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Steroids for the Brain?

Michael Mandel asks a provocative question apropos the continuing controversy about Barry Bonds being on the Juice,

[W]ould we be quite so horrified, I wonder, if we were talking about “smart pills” or memory pills instead of steroids? Suppose that a pharmaceutical company was selling a pill that would improve your memory by 30% or your IQ by 30%, with the same sort of side effects as steroids. Would you be willing to take them for 3 or 5 critical years in your career? What if you knew that everyone else was taking them? What if you knew that the Chinese or the French were taking them? And would you be willing to give your kids these pills in, say, the junior year of high school, to increase the odds of getting a good score on the SAT?

A fair question. If, indeed, they came “with the same sort of side effects as steroids” I would not. Would I have in my teens and early 20s under that sort of pressure? Maybe.

Hat tip: Virginia Postrel

crosspost to OTB Sports

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About James Joyner
James Joyner is the publisher of Outside the Beltway, an associate professor of security studies at the Marine Corps Command and Staff College, and a nonresident senior fellow at the Atlantic Council. He's a former Army officer and Desert Storm vet. He has a PhD in political science from The University of Alabama. Views expressed here are his own. Follow James on Twitter.

Comments

  1. [...] Steroids for the Brain? [...]

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  2. akdfjo says:

    After hearing his pathetic explanation for invading Iraq (“The Taliban provided safe haven for al Qaeda. That’s where al Qaeda trained”), I would demand that Bush take a mega-dose of those pills immediately!

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  3. legion says:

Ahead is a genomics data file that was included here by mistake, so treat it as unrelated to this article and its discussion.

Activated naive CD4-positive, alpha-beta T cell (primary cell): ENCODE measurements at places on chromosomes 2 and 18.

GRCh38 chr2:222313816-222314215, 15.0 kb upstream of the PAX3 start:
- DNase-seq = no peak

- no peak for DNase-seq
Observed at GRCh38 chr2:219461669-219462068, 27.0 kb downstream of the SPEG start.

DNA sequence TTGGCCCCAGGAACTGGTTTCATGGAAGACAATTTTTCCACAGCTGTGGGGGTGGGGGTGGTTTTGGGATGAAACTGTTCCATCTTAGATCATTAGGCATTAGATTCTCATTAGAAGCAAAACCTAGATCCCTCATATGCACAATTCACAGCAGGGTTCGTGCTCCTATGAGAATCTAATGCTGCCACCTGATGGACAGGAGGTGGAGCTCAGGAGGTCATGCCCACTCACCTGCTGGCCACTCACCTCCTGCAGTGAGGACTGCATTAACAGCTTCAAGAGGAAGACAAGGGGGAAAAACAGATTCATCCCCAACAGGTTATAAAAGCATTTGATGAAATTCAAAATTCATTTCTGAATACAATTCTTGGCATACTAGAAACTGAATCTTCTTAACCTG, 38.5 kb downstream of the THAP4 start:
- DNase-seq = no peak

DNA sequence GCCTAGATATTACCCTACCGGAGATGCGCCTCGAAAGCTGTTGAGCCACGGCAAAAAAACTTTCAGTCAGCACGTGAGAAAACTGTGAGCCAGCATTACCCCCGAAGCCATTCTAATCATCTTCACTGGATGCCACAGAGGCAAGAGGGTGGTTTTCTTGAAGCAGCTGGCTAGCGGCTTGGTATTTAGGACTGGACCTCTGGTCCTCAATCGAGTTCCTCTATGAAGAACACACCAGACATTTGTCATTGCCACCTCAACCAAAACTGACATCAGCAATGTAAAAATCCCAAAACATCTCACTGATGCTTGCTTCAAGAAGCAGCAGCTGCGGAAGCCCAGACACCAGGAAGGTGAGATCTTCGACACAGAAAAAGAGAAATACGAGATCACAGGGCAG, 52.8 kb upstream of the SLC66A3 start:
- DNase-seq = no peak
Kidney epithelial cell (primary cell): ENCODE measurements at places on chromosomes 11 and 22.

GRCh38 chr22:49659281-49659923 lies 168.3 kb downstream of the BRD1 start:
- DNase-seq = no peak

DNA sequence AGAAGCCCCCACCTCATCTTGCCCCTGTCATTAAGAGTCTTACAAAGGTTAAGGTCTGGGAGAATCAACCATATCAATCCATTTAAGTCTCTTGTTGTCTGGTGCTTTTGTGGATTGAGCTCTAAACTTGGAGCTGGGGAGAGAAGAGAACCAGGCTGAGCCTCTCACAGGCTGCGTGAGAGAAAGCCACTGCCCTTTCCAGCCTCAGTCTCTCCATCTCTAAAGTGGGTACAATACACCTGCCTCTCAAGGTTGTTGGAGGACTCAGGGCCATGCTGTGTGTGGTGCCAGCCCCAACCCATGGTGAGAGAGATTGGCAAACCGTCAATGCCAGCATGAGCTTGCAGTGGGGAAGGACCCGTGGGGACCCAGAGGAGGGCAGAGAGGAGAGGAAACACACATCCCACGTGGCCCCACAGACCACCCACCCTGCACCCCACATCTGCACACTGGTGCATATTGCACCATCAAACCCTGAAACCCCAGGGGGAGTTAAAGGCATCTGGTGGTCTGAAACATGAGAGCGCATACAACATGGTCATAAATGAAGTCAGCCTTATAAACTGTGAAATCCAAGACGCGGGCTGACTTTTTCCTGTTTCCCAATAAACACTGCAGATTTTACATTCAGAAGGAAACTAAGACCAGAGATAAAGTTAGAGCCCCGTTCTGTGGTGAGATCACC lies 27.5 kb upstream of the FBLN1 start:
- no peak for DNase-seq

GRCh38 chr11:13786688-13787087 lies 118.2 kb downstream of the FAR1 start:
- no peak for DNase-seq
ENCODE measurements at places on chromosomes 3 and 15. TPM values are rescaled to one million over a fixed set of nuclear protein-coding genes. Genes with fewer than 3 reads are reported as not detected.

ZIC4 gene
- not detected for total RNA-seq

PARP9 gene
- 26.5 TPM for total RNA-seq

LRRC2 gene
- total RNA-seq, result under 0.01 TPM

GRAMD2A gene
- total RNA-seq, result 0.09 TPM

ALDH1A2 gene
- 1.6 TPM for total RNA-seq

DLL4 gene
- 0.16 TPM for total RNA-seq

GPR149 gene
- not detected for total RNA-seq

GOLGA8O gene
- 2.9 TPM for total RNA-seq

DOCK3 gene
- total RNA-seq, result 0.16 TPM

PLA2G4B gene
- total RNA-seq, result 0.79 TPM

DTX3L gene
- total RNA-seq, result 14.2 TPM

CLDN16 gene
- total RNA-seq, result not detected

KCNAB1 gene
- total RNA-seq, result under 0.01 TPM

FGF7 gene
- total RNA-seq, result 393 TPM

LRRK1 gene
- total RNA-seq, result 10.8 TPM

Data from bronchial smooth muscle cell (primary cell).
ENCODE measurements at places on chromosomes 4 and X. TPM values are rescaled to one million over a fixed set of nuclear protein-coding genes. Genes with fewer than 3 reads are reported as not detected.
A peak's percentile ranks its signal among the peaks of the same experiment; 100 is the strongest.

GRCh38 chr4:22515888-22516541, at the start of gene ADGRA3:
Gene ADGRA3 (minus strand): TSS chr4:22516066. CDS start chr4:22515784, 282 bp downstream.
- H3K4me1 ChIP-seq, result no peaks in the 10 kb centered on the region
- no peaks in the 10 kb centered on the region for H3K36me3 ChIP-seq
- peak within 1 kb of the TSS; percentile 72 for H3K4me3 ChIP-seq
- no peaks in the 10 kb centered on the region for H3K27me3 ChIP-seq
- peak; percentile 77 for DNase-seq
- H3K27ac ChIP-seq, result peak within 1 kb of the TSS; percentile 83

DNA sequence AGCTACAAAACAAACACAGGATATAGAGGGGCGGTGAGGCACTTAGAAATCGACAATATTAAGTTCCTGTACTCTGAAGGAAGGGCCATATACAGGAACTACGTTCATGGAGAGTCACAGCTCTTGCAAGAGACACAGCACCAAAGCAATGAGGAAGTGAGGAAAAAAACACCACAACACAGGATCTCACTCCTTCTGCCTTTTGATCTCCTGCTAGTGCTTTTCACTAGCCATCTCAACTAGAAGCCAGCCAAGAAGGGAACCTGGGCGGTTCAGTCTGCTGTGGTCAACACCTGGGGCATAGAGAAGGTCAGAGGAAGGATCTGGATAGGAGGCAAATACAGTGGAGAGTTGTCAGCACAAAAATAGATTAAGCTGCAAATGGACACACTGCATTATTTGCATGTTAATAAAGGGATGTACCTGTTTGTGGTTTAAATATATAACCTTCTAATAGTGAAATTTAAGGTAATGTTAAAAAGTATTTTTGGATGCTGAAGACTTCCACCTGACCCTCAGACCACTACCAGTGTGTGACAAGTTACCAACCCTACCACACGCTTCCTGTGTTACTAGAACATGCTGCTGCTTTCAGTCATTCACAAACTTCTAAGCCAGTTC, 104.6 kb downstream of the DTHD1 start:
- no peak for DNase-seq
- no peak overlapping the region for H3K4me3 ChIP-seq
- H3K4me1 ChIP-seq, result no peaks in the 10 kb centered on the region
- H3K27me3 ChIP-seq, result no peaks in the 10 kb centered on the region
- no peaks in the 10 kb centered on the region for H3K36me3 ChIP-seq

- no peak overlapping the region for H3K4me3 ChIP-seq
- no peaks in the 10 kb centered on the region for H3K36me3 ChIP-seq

Here’s an important question to chew on as well… Would we reward our most intelligent young adults with multi-million dollar contracts before they’re old enough to drink? Or with full-ride scholarships at the most prestigious universities? (I know there are academic scholarships, but I suspect most schools’ athletic funding far outstrips that given for academics – at least at the undergrad level). Not to mention the general societal influence – a vast amount of that pressure to perform athletically comes from parents who want little Johhny to grow up & be a superstar. Not many parents press their kids to grow up & win the Nobel Prize…

    And on a side note, would this mean that they’d have to put little ‘*’s next to the Nobels given to people who won them while on the brain ‘roids?

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  4. McGehee says:

    And on a side note, would this mean that they�d have to put little �*�s next to the Nobels given to people who won them while on the brain �roids?

    LOL. I assume you’re talking about the non-“Peace” Nobels, right? You know, the ones that have already earned their asterisks in the last 15 years or so?

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  5. John Burgess says:

    I suspect college students would opt for the “brain-‘roids”. When I was in school, exam time was big business for those selling speed. Week-long cram sessions were fairly typical, with little sleep throughout the week. And you could usually count on a couple of people bouncing off the walls as they suffered melt-down in the middle of the exam period.

    Sort of “I’ll only do it until I need glasses.”

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